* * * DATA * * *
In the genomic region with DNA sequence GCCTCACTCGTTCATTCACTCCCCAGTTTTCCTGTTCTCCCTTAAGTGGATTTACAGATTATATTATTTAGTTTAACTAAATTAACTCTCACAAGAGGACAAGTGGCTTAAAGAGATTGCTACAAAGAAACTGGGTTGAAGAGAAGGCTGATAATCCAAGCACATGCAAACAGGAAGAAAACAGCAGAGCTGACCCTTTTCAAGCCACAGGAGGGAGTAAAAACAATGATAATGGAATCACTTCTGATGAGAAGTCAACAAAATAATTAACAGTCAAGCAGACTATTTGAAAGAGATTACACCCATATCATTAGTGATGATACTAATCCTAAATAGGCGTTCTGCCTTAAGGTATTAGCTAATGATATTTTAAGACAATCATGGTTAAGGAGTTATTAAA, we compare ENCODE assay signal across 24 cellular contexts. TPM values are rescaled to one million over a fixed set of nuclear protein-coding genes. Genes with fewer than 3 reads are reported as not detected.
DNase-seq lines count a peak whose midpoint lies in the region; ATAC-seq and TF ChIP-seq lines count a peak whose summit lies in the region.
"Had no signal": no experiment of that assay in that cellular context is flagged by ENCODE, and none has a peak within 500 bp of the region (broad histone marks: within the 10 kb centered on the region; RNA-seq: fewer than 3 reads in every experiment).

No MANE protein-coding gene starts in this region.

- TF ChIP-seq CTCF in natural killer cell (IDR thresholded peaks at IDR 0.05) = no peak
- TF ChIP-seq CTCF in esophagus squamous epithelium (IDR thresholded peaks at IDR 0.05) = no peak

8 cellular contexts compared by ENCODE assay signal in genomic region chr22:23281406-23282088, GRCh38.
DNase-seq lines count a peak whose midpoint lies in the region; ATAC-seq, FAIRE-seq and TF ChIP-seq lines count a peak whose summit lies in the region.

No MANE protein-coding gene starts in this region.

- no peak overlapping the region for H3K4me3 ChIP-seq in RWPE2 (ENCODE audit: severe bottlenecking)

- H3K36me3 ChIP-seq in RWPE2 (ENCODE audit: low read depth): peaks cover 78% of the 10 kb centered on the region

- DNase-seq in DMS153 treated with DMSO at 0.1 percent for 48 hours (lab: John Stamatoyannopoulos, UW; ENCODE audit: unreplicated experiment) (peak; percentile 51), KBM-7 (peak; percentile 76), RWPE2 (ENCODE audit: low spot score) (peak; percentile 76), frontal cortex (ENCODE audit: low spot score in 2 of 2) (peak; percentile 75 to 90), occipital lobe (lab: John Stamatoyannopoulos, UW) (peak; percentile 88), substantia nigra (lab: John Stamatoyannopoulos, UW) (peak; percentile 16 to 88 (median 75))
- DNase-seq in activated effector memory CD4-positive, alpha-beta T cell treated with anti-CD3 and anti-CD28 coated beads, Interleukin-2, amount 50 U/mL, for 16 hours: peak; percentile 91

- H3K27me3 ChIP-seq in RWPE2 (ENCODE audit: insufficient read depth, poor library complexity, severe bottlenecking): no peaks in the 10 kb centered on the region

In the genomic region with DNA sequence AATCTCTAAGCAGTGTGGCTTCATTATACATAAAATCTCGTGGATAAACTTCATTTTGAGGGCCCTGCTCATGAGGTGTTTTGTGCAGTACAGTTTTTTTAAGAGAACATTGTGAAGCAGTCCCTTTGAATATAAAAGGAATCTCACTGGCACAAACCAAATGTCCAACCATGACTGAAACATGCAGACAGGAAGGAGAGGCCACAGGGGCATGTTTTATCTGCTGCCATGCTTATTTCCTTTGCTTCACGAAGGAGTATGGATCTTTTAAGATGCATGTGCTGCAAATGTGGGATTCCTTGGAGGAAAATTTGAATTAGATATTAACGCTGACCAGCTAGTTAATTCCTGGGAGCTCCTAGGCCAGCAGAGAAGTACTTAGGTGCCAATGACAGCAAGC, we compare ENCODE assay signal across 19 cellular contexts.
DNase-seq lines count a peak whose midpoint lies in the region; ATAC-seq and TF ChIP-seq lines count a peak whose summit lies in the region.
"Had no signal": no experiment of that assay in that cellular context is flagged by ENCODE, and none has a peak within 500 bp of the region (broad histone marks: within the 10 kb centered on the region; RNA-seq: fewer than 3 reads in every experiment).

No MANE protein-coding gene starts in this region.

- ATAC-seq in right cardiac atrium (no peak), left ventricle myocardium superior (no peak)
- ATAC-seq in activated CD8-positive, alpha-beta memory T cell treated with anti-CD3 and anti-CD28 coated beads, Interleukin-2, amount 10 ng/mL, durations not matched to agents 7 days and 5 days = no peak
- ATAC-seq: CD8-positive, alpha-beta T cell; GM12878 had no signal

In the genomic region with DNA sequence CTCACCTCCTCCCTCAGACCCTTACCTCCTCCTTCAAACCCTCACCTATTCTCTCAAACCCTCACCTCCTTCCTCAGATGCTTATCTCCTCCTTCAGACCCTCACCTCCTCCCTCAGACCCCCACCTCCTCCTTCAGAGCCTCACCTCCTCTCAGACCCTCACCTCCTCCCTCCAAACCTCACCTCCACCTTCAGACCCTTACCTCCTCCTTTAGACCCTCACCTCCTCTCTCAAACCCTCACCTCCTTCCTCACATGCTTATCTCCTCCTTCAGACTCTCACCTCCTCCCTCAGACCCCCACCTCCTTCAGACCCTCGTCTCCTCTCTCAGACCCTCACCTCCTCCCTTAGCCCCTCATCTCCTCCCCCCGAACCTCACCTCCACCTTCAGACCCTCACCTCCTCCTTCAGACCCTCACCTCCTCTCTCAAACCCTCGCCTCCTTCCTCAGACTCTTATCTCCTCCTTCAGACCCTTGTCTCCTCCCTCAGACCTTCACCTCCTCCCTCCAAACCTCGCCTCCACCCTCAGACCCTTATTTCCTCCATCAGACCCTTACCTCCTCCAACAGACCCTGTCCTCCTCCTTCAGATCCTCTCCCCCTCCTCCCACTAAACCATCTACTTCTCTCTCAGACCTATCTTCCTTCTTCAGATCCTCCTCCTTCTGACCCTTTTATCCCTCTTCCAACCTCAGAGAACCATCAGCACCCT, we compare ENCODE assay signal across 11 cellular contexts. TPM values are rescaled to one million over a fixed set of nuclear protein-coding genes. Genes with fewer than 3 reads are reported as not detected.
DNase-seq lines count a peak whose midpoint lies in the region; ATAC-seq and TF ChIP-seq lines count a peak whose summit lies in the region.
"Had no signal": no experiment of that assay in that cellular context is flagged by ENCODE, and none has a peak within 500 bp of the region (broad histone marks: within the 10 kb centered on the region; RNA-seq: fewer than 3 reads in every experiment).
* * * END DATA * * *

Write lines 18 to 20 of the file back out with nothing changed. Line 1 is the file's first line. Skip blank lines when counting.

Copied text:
No MANE protein-coding gene starts in this region.

- ATAC-seq in right cardiac atrium (no peak), left ventricle myocardium superior (no peak)
- ATAC-seq in activated CD8-positive, alpha-beta memory T cell treated with anti-CD3 and anti-CD28 coated beads, Interleukin-2, amount 10 ng/mL, durations not matched to agents 7 days and 5 days = no peak